Document Type

Peer-Reviewed Article

Publication Date

3-2018

Abstract

We examined the relative importance of 23 community issues among elected officials and health directors in Connecticut in 2016. For this cross-sectional study, 74 elected officials (40.7% response rate) and 47 health directors (62.7% response rate), who were purposively sampled, completed a questionnaire to rate their perceived importance of 23 community issues. Eight of these issues were related to active living, healthy eating, or obesity. We used χ2 tests to evaluate differences in responses. Compared with elected officials, health directors significantly more often perceived obesity, access to healthy groceries, poor nutrition, lack of pedestrian walkways, and pedestrian safety as important. Elected officials significantly more often than health directors perceived lack of good jobs, quality of public education, and cost of living as important. Health advocates should work with both groups to develop and frame policies to address both upstream (eg, jobs, education) and downstream (eg, healthy eating policies) determinants of obesity.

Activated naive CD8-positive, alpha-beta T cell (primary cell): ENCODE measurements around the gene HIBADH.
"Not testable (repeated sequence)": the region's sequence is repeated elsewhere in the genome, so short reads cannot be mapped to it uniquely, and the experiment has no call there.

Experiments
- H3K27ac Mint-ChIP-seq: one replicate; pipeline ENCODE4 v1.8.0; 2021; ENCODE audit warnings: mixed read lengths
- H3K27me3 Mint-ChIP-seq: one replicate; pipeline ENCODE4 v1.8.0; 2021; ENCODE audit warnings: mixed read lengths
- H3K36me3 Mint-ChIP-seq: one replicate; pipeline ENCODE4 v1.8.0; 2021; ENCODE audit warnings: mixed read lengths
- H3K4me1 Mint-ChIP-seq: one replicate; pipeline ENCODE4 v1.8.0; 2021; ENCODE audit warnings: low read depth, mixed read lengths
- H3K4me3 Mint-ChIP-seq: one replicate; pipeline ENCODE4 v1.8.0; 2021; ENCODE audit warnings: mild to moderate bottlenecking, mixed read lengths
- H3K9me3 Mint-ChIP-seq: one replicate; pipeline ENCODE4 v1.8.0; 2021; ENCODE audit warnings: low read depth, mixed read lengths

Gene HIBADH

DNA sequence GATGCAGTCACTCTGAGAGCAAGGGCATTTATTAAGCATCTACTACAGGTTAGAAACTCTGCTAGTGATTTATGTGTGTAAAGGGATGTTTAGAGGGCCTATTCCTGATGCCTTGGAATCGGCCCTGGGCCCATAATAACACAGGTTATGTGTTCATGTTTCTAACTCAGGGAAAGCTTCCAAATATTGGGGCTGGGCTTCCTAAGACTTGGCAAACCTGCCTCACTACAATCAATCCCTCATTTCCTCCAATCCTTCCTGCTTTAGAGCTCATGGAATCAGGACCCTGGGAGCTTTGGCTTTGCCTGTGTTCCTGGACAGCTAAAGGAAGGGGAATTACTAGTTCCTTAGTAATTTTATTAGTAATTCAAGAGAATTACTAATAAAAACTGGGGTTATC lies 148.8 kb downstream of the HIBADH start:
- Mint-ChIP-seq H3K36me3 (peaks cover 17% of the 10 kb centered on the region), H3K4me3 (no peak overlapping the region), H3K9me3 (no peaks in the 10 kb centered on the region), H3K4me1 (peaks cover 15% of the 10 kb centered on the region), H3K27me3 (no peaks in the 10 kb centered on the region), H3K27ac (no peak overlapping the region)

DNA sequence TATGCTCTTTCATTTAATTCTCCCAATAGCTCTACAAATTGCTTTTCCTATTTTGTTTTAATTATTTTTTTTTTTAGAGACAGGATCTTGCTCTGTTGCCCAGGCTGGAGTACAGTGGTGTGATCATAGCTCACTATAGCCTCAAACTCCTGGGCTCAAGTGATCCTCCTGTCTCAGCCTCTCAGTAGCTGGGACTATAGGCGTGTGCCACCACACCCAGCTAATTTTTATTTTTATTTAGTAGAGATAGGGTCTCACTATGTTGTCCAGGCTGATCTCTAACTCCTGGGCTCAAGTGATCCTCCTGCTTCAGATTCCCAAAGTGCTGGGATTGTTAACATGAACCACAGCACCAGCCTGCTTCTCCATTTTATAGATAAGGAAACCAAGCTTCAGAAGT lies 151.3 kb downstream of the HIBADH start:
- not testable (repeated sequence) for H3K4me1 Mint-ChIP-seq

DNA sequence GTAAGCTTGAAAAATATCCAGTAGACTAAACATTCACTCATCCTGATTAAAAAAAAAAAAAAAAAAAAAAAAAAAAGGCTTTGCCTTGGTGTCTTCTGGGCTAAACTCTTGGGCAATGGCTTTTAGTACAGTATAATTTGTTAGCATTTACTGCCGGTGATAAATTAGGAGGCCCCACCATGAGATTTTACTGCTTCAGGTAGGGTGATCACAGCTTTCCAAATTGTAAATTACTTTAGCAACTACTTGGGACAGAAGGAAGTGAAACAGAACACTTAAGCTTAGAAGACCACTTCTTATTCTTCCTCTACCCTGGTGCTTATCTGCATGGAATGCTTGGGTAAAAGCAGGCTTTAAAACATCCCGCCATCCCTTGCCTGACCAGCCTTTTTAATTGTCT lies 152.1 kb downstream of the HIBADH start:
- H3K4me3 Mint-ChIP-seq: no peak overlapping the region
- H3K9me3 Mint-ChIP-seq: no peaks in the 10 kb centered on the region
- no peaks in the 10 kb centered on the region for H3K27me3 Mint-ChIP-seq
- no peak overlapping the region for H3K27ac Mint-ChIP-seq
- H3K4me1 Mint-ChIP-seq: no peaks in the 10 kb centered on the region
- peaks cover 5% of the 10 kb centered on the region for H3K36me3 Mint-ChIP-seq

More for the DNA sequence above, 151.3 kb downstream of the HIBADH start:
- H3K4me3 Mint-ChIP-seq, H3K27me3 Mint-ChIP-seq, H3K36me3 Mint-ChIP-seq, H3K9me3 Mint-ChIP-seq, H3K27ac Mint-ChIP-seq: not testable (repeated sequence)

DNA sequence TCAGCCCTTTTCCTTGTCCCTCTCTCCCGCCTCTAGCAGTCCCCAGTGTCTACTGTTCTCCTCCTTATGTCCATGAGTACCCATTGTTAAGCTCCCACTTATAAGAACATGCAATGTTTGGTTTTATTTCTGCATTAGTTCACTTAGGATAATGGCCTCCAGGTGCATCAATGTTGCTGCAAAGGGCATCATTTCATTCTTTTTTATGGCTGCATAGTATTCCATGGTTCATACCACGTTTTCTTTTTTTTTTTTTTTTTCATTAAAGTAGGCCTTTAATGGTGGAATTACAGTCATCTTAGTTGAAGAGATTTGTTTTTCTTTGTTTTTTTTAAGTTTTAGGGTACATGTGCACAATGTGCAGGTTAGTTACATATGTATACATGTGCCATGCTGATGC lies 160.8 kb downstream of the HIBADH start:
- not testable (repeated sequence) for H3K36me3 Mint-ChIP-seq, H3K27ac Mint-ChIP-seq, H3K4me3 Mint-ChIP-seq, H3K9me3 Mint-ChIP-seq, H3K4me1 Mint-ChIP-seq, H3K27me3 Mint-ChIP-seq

Comments

HHS/Open publication.

This study was supported by a University Creativity and Research Grant from Sacred Heart University.

DOI

10.5888/pcd15.170331

PMID

29494331

Publication

Preventing Chronic Disease

Volume

15

Issue

E28

Publisher

Centers for Disease Control and Prevention

Pages

1-10

Creative Commons License

Creative Commons Attribution 4.0 License
This work is licensed under a Creative Commons Attribution 4.0 License.

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